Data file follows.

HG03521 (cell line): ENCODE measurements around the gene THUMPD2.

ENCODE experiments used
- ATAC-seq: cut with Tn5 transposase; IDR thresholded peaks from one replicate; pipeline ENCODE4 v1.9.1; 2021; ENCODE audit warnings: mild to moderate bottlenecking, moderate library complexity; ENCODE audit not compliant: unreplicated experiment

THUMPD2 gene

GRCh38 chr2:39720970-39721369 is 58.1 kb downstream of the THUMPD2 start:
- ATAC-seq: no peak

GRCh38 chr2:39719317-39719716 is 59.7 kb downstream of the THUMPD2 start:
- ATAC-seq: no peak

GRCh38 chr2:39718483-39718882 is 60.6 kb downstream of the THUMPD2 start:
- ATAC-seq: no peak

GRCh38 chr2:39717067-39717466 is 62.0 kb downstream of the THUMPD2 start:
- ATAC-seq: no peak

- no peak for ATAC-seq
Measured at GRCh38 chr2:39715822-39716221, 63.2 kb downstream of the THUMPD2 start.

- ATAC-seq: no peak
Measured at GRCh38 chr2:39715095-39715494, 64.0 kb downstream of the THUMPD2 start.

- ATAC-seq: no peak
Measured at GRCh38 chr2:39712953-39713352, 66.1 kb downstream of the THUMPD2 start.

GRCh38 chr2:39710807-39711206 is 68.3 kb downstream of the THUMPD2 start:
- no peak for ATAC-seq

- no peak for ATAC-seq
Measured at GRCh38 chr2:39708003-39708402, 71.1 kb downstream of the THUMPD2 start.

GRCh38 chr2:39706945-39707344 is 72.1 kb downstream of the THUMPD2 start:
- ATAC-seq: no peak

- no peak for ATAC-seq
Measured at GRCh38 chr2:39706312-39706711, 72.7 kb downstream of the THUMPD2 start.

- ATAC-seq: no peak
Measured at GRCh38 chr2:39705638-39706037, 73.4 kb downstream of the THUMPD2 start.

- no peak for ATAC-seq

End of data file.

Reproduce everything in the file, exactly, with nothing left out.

HG03521 (cell line): ENCODE measurements around the gene THUMPD2.

ENCODE experiments used
- ATAC-seq: cut with Tn5 transposase; IDR thresholded peaks from one replicate; pipeline ENCODE4 v1.9.1; 2021; ENCODE audit warnings: mild to moderate bottlenecking, moderate library complexity; ENCODE audit not compliant: unreplicated experiment

THUMPD2 gene

GRCh38 chr2:39720970-39721369 is 58.1 kb downstream of the THUMPD2 start:
- ATAC-seq: no peak

GRCh38 chr2:39719317-39719716 is 59.7 kb downstream of the THUMPD2 start:
- ATAC-seq: no peak

GRCh38 chr2:39718483-39718882 is 60.6 kb downstream of the THUMPD2 start:
- ATAC-seq: no peak

GRCh38 chr2:39717067-39717466 is 62.0 kb downstream of the THUMPD2 start:
- ATAC-seq: no peak

- no peak for ATAC-seq
Measured at GRCh38 chr2:39715822-39716221, 63.2 kb downstream of the THUMPD2 start.

- ATAC-seq: no peak
Measured at GRCh38 chr2:39715095-39715494, 64.0 kb downstream of the THUMPD2 start.

- ATAC-seq: no peak
Measured at GRCh38 chr2:39712953-39713352, 66.1 kb downstream of the THUMPD2 start.

GRCh38 chr2:39710807-39711206 is 68.3 kb downstream of the THUMPD2 start:
- no peak for ATAC-seq

- no peak for ATAC-seq
Measured at GRCh38 chr2:39708003-39708402, 71.1 kb downstream of the THUMPD2 start.

GRCh38 chr2:39706945-39707344 is 72.1 kb downstream of the THUMPD2 start:
- ATAC-seq: no peak

- no peak for ATAC-seq
Measured at GRCh38 chr2:39706312-39706711, 72.7 kb downstream of the THUMPD2 start.

- ATAC-seq: no peak
Measured at GRCh38 chr2:39705638-39706037, 73.4 kb downstream of the THUMPD2 start.

- no peak for ATAC-seq